- Cleaning the wall glass and other equipment such as filter tube, chiller, decoration, etc. An old toothbrush can be used to erase any stain on aquarium devices, while to wipe off the tank glass, you can purchase a magnetic brush cleaner.
- After that is water change, this is a significant factor to maintain your stay healthy. You should avoid using tap water because it usually contains many harmful substances ( for example, iron and manganese).
- Instead, use distilled water, which is safer for plants and other creatures inside tanks. You can convert the tap water into purified water using an RO water system, for aquarium use to save more money.
- The last is injecting regular fertilizer and carbon dioxide. It will stimulate the plants to grow well and produce more oxygen.
Ensure there is no dead spot inside the fish tank and receive sufficient light. Canister filter and smart aquarium lamp are two pieces of equipment that really offer a good contribution to achieving that goal.
This filter can hold the CO2 tightly, while the lamp offers a simple adjustment to the aquarium owners for supplying the light to the tank, both timing, and intensity.
An ideal planted tank usually has a standard water parameter like this:
- Nitrate= 10-25 mg/l
- CO2= 20-30 mg/l
- Phosphate= 0.1-1 mg/l
- Potassium= 5-10 mg/l
- Magnesium= >10 mh/l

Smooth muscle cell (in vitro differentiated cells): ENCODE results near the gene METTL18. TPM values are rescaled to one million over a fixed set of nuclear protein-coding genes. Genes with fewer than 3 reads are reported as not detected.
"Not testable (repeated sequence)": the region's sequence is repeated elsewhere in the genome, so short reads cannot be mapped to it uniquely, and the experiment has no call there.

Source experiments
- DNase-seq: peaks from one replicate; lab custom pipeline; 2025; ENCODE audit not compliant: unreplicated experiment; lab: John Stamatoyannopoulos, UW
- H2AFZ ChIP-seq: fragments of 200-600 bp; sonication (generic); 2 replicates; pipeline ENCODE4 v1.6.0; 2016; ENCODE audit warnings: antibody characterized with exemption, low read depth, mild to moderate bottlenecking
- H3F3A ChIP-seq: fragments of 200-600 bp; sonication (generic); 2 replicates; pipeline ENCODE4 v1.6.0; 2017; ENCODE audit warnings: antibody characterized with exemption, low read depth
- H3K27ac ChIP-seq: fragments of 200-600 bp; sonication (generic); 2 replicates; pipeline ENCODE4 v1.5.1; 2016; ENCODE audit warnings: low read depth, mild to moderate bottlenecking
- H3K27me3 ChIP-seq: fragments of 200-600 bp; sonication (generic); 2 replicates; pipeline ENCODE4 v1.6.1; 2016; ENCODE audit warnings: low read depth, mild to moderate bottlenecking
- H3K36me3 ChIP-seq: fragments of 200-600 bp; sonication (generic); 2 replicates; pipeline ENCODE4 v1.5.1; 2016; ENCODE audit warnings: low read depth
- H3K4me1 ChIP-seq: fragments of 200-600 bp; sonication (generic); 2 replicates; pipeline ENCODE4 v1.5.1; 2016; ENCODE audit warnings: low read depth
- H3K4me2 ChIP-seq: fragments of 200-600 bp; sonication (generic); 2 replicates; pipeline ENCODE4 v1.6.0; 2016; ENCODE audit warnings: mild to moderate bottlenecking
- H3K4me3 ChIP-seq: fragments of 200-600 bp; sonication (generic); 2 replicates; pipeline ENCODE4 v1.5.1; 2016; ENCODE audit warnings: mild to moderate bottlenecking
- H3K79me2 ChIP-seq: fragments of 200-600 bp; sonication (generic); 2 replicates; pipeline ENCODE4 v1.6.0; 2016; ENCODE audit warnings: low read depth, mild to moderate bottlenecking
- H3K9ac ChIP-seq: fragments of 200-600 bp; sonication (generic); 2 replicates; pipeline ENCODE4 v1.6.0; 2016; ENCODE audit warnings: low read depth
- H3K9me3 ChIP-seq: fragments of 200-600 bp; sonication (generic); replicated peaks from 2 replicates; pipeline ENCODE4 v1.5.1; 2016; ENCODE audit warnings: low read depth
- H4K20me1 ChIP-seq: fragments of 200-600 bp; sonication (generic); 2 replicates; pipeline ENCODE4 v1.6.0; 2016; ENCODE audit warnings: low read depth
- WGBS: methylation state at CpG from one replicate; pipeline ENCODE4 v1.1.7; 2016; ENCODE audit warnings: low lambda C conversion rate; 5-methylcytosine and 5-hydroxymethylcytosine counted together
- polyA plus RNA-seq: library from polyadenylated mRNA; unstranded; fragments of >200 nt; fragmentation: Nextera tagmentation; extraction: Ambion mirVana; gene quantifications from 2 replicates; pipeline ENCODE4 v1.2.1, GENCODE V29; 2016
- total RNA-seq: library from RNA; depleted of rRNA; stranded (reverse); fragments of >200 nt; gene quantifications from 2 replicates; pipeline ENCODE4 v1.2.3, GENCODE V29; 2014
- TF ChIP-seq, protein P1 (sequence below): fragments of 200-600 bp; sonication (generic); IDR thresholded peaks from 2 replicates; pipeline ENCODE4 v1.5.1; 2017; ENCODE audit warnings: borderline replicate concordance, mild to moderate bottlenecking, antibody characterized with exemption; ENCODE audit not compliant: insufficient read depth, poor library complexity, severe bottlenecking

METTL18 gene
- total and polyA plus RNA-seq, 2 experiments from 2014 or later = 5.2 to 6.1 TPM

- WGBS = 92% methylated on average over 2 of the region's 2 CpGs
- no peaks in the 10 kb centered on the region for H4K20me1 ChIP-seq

- PH : 7-7.5
Read Also: Freshwater Amazon Pufferfish Caresheet
How To Get Rid Of The Spirogyra Algae From Your Aquarium
Looking at your tank affected by spirogyra algae invasion makes you absolutely frustrated, especially the stubborn ones. They make the tank look weird and bother populations there.
You are in the right place; below are some methods you can try to fight with them. Let’s see it:
Remove Them Manually
Erasing them manually is the first simple action to reduce their populations.
Although this way can not remove algae entirely, at least you were eliminating a couple of them inside the tank. So you are just thinking about a suitable move to kill them completely next.
What kind of job should you perform in this chapter?
The first is eradicating the water silk using algae scrapper as well as possible. This commonly includes scratching some clumps attached to an object and winding up the free-floating form like cotton candy on a stick.
Next option is to perform a blackout for a few days (commonly about three days). Do not overfeed your fish during this session; make sure to switch off the CO2 injection and light, and do not add fertilizer. Instead, install an air pump to raise the oxygen level in the water.
Once the blackout is complete, remove all dead algae and leaves, perform a water change until 50% or less (If you keep a shrimp tank, just cut only 10% ). Then, turn on the CO2, reduce the lighting period to 2-4 hours, cut the fertilizer doses to at least 50%, and add more algae eaters to help clean up the remaining algae.